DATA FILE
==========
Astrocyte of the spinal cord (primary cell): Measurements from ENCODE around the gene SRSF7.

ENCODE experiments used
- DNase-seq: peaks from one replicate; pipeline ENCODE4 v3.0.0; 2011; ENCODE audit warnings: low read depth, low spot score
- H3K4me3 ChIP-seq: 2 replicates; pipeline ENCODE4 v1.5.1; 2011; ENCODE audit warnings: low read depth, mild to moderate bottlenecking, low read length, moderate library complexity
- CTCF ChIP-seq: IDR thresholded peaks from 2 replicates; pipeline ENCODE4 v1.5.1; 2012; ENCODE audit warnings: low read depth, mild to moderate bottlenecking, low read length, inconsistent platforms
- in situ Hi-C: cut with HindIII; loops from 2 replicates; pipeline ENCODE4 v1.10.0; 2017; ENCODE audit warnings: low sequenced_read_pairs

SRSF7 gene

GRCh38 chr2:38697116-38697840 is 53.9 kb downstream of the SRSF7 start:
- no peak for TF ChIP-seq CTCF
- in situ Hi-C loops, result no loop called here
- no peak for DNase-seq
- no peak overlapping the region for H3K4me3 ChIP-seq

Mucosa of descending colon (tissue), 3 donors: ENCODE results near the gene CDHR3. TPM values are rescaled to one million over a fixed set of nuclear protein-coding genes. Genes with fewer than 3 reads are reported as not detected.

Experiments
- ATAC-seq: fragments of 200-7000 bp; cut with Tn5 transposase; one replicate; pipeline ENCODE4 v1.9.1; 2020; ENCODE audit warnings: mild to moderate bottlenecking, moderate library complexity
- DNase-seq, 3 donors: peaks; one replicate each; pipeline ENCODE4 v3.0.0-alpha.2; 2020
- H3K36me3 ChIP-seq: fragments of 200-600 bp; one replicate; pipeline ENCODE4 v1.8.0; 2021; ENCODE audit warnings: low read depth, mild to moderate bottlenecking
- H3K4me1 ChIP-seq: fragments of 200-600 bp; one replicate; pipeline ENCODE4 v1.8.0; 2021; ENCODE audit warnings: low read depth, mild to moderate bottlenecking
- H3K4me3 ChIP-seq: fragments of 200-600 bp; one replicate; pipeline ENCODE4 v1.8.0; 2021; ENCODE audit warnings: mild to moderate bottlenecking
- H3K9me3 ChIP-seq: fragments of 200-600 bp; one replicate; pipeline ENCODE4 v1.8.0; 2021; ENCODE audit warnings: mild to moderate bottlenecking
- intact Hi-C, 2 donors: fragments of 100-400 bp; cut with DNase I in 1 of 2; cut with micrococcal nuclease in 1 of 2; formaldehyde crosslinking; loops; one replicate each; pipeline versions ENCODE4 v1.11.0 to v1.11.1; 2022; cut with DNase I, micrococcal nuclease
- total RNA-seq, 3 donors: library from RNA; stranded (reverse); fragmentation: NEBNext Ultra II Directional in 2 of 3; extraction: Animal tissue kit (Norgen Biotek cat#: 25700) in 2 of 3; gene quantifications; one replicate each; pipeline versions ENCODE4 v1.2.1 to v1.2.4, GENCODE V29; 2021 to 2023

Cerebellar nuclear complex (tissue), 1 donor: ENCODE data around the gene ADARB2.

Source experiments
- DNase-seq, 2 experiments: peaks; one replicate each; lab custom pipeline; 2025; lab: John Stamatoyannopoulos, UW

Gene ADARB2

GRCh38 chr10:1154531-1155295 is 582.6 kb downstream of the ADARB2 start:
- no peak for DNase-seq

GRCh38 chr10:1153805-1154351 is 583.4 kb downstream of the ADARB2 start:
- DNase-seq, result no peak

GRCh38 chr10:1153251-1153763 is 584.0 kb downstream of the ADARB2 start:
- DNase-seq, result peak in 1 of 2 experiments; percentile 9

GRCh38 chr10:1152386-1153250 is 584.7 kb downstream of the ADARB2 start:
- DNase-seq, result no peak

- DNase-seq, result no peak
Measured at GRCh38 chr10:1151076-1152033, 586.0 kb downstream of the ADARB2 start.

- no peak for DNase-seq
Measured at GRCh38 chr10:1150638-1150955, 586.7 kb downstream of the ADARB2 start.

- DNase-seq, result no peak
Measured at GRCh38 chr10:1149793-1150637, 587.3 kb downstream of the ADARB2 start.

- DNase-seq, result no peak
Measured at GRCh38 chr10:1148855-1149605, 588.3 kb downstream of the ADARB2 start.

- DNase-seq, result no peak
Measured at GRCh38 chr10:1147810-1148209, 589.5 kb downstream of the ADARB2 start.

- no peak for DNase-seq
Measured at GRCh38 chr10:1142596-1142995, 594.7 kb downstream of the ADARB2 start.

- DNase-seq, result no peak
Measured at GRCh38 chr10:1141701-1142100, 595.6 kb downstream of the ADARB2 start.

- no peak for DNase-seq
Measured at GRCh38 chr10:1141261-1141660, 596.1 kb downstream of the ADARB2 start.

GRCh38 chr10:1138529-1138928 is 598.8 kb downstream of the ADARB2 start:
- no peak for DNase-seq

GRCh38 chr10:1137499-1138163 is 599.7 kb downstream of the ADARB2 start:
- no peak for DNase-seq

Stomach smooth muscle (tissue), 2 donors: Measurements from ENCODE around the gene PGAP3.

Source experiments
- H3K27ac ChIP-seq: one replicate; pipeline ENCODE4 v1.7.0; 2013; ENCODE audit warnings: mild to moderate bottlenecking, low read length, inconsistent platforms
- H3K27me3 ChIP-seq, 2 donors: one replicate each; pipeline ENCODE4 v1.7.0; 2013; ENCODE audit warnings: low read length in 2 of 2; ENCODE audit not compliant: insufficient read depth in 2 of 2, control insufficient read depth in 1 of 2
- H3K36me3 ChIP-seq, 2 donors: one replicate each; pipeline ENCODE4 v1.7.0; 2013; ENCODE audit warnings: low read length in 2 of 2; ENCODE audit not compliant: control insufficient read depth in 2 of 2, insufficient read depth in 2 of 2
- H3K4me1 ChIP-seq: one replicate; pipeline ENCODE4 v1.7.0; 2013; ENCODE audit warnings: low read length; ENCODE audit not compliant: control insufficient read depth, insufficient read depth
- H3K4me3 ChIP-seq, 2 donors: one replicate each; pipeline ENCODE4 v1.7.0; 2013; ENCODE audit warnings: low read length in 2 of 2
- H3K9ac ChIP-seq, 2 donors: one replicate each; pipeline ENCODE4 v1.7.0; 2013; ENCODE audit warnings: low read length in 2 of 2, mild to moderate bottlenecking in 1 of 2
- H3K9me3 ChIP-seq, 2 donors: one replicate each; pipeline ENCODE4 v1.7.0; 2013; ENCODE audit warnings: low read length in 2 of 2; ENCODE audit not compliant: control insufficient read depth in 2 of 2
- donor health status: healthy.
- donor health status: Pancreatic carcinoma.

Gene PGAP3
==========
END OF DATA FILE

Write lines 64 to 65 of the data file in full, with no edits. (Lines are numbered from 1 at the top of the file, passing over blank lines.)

- donor health status: healthy.
- donor health status: Pancreatic carcinoma.